Stimulates young minds

“Travel in the younger sort is a part of education; in the elder, a part of the experience.” This quote by Francis Bacon, an English philosopher, sums up the significance of trips for children. I still remember taking train journeys as a kid across the length and breadth of the country. Once, ensconced by the window, experiencing the freshness of a strong breeze, I observed how the colour of soil and the flora changed as the train chugged across states. With my ‘knowledge bank’ father by my side, my inquisitive mind launched umpteen questions during the journey itself, which he happily and patiently answered. This further stimulated my impressionable young mind to study the types of soil and their origin.

Indeed, vacations are one of the best learning experiences for children because they are natural seekers and learners. Experiencing and observing new situations, people, culture and places stimulate young minds. No textbook in the world can enrich one’s experience and quench inquisitiveness like a trip outdoors. Right from the mode of transport you choose, the place you stay in to what you see, kids observe every nuance and detail. Truly,

Teaches responsibility

Human beings have always been wanderers. We have evolved to become a sophisticated, civilized race but you will always find people, especially children happier when outdoors. “An ‘enriched’ environment offers new experiences that are strong in combined social, physical, cognitive and sensory interaction,” says Dr Margot Sunderland, a renowned child psychotherapist about kids going on trips.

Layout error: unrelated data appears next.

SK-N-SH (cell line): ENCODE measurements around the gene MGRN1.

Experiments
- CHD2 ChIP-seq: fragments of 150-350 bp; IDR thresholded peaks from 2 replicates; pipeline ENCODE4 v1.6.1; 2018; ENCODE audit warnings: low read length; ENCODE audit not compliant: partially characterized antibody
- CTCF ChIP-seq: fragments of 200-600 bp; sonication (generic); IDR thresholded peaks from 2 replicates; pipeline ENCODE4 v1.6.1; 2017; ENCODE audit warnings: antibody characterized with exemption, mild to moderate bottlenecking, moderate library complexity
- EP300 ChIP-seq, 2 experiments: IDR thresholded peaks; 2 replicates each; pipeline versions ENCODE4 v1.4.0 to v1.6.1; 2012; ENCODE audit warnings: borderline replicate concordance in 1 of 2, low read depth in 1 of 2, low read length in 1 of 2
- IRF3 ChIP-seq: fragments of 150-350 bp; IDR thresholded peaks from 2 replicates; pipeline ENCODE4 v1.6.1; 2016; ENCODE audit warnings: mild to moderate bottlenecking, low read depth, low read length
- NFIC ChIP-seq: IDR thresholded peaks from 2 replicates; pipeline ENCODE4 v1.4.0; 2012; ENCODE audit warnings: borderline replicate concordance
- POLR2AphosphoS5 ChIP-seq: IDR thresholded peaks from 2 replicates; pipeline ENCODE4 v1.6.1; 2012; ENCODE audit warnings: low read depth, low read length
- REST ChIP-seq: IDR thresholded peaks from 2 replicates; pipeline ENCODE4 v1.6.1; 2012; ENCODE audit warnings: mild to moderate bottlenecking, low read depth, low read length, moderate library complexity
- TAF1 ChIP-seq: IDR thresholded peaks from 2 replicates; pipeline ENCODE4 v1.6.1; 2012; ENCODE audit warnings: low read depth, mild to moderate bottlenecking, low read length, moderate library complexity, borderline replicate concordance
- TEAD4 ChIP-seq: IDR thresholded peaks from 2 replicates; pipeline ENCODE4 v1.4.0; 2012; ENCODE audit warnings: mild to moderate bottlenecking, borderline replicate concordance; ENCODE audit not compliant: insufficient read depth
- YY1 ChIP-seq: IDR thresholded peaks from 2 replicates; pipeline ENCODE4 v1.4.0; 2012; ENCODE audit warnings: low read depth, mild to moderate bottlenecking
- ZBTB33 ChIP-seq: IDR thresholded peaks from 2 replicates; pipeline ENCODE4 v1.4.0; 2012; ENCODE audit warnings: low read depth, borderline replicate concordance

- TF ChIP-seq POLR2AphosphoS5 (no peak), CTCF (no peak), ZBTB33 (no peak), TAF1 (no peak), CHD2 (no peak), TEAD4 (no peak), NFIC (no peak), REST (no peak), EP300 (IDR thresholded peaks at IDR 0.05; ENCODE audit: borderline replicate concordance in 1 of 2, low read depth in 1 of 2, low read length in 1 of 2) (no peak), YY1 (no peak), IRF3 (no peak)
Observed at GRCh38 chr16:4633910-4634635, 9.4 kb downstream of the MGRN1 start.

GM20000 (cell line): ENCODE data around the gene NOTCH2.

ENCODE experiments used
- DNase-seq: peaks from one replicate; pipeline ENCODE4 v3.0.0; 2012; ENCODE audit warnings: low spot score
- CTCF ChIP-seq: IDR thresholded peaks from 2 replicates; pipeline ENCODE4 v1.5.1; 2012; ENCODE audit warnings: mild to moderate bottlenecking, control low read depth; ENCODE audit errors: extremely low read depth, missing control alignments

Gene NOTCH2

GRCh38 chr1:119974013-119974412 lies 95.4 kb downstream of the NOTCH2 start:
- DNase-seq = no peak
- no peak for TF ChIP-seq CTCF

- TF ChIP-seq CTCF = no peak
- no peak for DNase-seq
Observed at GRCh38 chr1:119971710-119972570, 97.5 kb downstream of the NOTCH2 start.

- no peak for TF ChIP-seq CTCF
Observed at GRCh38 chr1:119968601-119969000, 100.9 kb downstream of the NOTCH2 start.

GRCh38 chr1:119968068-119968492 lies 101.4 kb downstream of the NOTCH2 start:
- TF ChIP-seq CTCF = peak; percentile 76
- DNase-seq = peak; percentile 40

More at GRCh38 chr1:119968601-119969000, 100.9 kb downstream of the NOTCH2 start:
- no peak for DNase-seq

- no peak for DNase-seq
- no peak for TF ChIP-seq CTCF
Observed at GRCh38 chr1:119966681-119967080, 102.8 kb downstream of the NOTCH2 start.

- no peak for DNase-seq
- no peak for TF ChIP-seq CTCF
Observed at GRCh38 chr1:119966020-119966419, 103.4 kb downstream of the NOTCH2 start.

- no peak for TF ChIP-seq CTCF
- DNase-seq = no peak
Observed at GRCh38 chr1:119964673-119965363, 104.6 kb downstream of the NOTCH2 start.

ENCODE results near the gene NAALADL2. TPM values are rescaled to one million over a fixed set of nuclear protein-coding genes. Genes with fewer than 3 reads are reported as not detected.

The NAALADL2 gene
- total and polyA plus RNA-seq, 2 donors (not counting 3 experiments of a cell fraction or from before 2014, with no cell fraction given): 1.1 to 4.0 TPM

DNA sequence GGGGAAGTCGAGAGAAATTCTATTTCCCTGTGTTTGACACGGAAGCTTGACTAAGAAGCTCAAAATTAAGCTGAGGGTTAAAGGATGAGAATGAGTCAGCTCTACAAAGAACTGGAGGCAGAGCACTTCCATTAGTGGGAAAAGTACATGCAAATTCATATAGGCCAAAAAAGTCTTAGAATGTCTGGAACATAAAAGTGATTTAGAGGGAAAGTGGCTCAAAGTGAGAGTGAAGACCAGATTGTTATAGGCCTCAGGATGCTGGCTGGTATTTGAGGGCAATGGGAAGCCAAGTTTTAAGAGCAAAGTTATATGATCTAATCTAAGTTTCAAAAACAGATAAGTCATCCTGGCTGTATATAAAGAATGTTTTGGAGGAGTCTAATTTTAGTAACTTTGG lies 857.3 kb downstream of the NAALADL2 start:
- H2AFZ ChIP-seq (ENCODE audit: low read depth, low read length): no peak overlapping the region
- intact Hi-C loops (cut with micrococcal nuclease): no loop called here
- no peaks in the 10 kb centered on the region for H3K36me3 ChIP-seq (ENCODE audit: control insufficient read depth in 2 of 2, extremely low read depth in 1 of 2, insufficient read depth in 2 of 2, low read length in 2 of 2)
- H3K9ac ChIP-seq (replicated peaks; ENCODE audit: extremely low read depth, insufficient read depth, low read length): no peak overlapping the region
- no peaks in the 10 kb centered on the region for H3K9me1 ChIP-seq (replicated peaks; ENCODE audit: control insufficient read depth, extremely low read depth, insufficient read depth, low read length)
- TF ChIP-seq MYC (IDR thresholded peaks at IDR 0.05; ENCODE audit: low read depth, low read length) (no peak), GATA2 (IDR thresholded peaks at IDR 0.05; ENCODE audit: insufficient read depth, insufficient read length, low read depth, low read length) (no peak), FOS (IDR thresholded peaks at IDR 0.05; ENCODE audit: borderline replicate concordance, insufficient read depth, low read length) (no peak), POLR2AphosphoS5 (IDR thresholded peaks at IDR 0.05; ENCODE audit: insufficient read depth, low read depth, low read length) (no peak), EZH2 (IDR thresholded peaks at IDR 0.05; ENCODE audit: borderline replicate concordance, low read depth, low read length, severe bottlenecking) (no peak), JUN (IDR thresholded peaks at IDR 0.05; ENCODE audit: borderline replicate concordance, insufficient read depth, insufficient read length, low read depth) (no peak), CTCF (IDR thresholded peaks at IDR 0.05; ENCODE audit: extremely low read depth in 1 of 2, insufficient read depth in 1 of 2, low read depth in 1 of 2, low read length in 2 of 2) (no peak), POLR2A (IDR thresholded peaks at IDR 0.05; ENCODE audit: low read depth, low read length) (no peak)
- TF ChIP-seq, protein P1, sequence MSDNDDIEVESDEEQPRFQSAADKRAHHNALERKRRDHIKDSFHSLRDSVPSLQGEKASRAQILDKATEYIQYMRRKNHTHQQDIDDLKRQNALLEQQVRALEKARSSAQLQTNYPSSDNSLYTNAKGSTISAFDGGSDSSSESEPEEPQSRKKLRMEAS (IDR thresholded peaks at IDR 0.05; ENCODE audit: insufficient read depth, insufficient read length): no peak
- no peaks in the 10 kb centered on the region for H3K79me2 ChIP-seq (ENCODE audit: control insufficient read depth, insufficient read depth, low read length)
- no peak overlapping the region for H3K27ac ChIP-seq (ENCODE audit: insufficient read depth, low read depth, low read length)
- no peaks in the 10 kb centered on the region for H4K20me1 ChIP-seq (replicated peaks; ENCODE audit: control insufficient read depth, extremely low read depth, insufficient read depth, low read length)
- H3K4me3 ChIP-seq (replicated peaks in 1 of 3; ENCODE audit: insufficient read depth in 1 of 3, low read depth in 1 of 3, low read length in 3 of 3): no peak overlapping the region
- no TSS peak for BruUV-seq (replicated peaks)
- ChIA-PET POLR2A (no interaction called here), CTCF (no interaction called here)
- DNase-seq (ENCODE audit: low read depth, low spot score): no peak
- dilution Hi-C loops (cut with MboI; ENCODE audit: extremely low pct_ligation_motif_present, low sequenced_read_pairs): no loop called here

Indeed, when a child goes on a vacation with his or her family, her horizon broadens. As much as we may have found ourselves yelling at kids for not putting back their clothes in place at home, we will surprisingly find them far more responsible when on a vacation. They instinctively feel dutiful towards their family’s belongings and activities in general when out.

Imparts adaptability

A child out of the comfort zone of his home tends to keenly observe how the elders of the family handle themselves in a new environment. Home with all the love, care and warmth is a haven to children. And travelling to a new place may be unnerving for them initially. But it becomes a lesson in living eventually. In an increasingly globalized world, children need to develop an adaptable and flexible attitude. Family trips to different locales help children absorb different cultures, observe and accept what they don’t see on a regular basis. Soon they get comfortable and imbibe varied traits that enrich their personalities.